French President Francois Hollande vowed Wednesday that a new law on the "publication and control" of ministers' wealth would be presented within weeks, after his ex-budget minister was charged in a tax evasion probe.
Hollande said the former minister, Jerome Cahuzac, "did not benefit from any protection" from top officials and that his actions were an "insult to the Republic".
Hollande promised "a ruthless fight against conflicts between public and private interests and to ensure the publication and control of the wealth of ministers and parliamentarians."
He said the government would submit a law to parliament on these measures "in the weeks to come".
The president also said elected officials convicted of tax fraud or corruption would be banned from holding public office and that new measures would be taken from this summer to reinforce the independence of the judiciary.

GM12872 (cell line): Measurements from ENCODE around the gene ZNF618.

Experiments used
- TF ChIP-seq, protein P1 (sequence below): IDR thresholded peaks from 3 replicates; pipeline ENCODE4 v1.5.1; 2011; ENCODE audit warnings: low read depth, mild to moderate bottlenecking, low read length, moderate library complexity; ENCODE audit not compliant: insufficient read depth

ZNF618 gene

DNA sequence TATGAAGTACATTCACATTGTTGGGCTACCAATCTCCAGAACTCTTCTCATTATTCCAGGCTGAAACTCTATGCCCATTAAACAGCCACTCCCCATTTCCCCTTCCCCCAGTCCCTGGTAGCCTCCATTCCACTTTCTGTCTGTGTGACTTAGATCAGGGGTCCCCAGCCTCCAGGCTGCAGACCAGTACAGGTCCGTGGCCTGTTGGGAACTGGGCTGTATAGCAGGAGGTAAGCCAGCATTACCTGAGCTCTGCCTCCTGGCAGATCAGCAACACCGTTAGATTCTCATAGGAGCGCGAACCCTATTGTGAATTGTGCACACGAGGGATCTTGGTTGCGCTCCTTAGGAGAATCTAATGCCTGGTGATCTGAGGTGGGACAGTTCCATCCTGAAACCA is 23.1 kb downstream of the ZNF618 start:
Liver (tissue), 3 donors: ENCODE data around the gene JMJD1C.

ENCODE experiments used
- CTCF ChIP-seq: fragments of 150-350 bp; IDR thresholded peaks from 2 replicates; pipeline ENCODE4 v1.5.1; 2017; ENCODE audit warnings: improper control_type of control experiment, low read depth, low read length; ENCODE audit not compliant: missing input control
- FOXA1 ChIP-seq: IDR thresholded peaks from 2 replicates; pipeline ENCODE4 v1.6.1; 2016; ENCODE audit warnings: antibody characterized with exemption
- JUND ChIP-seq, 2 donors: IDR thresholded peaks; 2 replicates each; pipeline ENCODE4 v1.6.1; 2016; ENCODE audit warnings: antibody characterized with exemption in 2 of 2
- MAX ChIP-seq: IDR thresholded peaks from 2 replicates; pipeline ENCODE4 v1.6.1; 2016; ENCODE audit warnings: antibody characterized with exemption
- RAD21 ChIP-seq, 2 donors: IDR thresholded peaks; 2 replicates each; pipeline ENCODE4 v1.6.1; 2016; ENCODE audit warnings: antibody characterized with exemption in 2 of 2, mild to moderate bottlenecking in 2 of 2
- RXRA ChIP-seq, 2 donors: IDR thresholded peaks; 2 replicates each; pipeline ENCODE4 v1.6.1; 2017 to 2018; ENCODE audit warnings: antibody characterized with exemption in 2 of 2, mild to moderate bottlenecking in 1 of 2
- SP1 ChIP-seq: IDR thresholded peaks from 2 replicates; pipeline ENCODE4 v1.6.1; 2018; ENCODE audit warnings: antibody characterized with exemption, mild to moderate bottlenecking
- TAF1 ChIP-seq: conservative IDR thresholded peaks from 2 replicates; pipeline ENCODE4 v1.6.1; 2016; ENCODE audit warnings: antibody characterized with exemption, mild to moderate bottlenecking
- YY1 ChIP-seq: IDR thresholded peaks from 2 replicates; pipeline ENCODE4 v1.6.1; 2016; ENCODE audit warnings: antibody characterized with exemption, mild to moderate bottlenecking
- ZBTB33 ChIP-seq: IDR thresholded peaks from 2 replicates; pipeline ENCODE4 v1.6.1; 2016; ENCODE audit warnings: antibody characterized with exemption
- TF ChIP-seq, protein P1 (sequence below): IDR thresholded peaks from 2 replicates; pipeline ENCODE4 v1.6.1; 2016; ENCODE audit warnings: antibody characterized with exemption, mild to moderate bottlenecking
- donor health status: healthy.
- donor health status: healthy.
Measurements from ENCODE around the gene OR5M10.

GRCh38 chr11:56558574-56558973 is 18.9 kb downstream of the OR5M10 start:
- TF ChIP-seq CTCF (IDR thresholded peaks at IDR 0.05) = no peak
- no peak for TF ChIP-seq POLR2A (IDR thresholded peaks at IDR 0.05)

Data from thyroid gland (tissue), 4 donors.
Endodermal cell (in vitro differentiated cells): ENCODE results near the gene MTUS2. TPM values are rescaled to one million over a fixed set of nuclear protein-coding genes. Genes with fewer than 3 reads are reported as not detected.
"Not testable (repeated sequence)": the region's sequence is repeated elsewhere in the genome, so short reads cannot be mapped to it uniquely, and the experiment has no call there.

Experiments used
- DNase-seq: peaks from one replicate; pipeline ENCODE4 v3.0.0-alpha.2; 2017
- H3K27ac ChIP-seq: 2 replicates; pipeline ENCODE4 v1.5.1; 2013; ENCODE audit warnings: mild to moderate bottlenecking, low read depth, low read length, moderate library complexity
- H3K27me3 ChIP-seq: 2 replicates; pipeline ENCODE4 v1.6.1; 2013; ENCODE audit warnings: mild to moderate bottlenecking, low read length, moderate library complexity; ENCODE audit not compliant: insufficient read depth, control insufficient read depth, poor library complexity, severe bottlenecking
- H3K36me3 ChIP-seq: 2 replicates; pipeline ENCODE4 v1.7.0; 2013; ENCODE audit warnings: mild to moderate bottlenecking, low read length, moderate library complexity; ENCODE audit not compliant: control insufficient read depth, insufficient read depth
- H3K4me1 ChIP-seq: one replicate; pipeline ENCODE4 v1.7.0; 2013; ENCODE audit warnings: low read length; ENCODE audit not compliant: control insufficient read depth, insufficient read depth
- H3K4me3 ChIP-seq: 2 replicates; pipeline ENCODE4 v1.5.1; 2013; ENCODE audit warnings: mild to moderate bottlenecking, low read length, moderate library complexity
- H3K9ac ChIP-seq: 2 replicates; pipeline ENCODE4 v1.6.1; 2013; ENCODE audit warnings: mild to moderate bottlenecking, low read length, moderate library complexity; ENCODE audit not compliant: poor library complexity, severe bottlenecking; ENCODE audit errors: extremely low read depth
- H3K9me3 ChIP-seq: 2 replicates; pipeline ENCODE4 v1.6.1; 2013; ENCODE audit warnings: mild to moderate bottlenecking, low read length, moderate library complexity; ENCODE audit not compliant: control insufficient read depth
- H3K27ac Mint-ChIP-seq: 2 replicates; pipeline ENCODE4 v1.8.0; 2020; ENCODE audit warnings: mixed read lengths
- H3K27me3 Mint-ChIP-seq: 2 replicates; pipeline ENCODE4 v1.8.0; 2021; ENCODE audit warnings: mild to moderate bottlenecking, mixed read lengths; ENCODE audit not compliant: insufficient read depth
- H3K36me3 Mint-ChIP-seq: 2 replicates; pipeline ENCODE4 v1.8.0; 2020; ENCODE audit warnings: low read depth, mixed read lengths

Cahuzac -- the minister once responsible for cracking down on tax evasion -- was charged Tuesday with "laundering the proceeds of tax fraud" after he admitted to having a foreign bank account containing some 600,000 euros ($770,000), following weeks of denials.
Hollande said he knew nothing of the account.
"He deceived the highest authorities in the country: the head of state, the head of the government, parliament, and through them all the French people," Hollande said.
"This was a mistake, an unpardonable mistake. It was an insult to the Republic," Hollande said. "Every light will be shed on this and the justice system will pursue its work to the end and in all independence."
"Jerome Cahuzac did not benefit from any protection other than the presumption of innocence and he left the government at my request from the opening of a judicial inquiry."